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September 23, 2017

Rhode Island School Of Design And Newport Restoration Foundation Team Up To Virtually Resist Sea Level Rise


On Friday, May 26 from 5:30 -7:30pm, graduate students in RISD’s Interior Architecture program will present what they have been working on all spring semester: predictions for what sea level rise could really mean, and look like, in the city of Newport in the not too distant future.

According to accepted climate science, sea levels have risen 10″ along the coast of Rhode Island since 1930 and are expected to rise as much as 3′ over the next 50 years. This statistic is one that cannot be ignored, especially in Newport’s low-lying historic Point Neighborhood, which is home to one of the highest concentrations of original eighteenth-century houses in the state.

In April 2016, a 4-day conference titled Keeping History Above Water was organized by the Newport Restoration Foundation to address the challenges posed to historic buildings and neighborhoods from sea level rise and increasing storm activity. The conference emphasized practical approaches to protecting historic built environments in both the near and long term, at individual building, infrastructure, and policy levels. Keeping History Above Water: Newport featured an international slate of panelists with expertise in climate science, a wide range of knowledge in heritage preservation, and experience in community organizing around this increasingly urgent global concern.

Included in the conference was the presentation of a case study on the effects of sea level rise on one of Newport’s most significant historic properties—the Christopher Townsend House located at 74 Bridge Street in the Point Neighborhood. Recently acquired by the Newport Restoration Foundation, the house is located just two blocks inland from the Newport Harbor, at an intersection that sits only four feet above sea level.  74 Bridge Street is subject to tidal and groundwater flooding as well as storm surge and storm water runoff, so as storms continue to increase in frequency and strength and tidal levels continue to rise, 74 Bridge Street faces ever increasing levels of flooding. The case study, developed by the NRF in partnership with Union Studio Architecture & Community Design and Building Conservation Associates, considered potential flood scenarios and short and long term strategies for tackling the challenge of keeping this (and other houses like it) above water for years to come.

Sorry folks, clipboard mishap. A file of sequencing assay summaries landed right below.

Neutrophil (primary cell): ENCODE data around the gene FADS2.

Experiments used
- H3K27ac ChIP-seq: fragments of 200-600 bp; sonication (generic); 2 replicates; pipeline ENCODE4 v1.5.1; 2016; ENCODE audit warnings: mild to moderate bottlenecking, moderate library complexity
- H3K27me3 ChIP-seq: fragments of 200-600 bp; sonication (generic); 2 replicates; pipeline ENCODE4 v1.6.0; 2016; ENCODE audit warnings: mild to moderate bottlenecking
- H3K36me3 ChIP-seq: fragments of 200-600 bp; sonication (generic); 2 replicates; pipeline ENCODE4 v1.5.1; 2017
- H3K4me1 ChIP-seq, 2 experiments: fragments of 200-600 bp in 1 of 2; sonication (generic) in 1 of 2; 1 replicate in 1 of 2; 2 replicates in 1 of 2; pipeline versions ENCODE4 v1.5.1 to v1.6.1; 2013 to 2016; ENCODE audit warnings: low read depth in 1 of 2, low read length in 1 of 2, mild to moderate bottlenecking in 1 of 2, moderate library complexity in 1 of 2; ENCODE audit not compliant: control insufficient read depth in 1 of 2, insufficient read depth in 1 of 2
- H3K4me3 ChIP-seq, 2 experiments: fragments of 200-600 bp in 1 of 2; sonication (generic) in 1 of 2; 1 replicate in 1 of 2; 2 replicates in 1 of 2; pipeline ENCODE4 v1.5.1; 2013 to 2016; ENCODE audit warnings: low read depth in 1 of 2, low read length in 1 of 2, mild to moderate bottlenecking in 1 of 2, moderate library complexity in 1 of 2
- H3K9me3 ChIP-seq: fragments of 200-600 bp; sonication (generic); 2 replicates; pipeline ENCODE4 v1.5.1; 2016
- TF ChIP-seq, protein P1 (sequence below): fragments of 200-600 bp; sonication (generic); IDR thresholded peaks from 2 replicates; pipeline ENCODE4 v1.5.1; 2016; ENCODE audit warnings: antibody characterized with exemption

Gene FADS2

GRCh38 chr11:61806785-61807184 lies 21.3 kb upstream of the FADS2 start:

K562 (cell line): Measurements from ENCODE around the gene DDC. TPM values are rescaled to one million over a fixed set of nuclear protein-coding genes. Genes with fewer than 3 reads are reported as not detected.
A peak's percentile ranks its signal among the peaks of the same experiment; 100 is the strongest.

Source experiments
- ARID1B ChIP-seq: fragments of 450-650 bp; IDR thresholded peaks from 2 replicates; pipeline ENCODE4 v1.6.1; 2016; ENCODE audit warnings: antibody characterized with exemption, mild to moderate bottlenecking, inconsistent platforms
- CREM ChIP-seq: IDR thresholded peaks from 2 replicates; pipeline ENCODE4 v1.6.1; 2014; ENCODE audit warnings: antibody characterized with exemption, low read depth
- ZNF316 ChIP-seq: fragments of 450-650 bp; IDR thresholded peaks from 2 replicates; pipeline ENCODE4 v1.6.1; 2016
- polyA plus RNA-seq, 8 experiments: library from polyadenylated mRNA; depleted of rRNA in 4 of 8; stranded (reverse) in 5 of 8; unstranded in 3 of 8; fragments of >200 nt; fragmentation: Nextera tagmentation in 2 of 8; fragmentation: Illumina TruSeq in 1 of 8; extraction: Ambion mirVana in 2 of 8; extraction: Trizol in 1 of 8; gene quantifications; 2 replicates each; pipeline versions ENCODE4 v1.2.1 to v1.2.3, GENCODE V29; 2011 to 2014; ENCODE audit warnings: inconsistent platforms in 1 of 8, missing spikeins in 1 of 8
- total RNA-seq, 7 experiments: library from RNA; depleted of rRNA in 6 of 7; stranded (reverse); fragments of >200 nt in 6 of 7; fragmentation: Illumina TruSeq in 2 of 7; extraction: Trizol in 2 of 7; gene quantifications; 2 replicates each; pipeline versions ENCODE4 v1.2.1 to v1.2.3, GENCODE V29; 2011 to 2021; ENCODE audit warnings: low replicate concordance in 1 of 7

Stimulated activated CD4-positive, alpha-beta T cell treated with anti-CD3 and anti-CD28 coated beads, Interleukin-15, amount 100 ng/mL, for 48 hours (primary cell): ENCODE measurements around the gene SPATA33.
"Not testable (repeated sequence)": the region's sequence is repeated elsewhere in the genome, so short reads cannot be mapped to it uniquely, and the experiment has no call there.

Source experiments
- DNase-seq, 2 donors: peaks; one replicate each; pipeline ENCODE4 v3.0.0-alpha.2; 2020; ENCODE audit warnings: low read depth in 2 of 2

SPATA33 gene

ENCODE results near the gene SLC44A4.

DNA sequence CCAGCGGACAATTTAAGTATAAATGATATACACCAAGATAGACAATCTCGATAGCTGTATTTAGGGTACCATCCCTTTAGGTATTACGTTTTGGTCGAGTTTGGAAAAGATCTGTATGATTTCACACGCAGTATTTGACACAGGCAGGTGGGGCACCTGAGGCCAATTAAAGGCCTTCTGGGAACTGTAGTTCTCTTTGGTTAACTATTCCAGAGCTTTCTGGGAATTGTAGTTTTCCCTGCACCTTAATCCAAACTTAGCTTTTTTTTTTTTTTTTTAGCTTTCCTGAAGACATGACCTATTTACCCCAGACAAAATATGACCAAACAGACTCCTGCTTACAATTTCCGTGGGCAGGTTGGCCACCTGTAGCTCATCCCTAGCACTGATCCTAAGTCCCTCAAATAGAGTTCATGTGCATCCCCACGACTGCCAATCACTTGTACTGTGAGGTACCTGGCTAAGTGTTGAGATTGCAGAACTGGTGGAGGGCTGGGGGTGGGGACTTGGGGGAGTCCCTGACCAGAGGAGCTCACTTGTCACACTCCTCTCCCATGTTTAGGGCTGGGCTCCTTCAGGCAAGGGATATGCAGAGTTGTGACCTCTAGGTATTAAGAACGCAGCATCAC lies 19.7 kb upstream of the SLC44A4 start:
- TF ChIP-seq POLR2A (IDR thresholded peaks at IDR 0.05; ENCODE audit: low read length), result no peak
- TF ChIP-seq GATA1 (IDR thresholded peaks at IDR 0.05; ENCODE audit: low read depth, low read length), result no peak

Expanding on the work begun with Keeping History Above Water: Newport, RISD Interior Architecture students were challenged to create their vision for adapting Newport’s Point Neighborhood over the next 80 years using the latest tools in 3-D modelling and augmented and virtual realities. Students developed phased proposals and renderings responding to sea level rise on Bridge Street, using the themes of Accommodate, Protect, Retreat, and Empower to guide their thinking. Ideas ranging from vertical city blocks to blue streets and canals have been considered. With the support of the van Beuren Charitable Foundation, this advanced design studio focused on five buildings on Bridge Street where questions around historic preservation, rising sea levels, and community collide.

On Friday, May 26 at 5:30 pm, the graduate students will share their design interventions for protecting Newport’s architectural heritage through an immersive experience in an open house at 74 Bridge Street. At this interactive event, you will be able to see the effects of sea level rise for yourself – and how this issue could be addressed at the macro and micro levels. Five different ideas will be presented using cutting edge virtual and augmented reality tools, such as Google Cardboard and a HTC VIVE headset, to help participants understand both the magnitude of the threat and newly imagined ways for historic neighborhoods to combat it. The prototype for a multi-player game intended to facilitate group decision making will also be available.

The event will be held on Friday, May 26 from 5:30 – 7:30 pm at 74 Bridge Street, Newport RI, free of charge to the public. For more information, visit www.newportrestoration.org.

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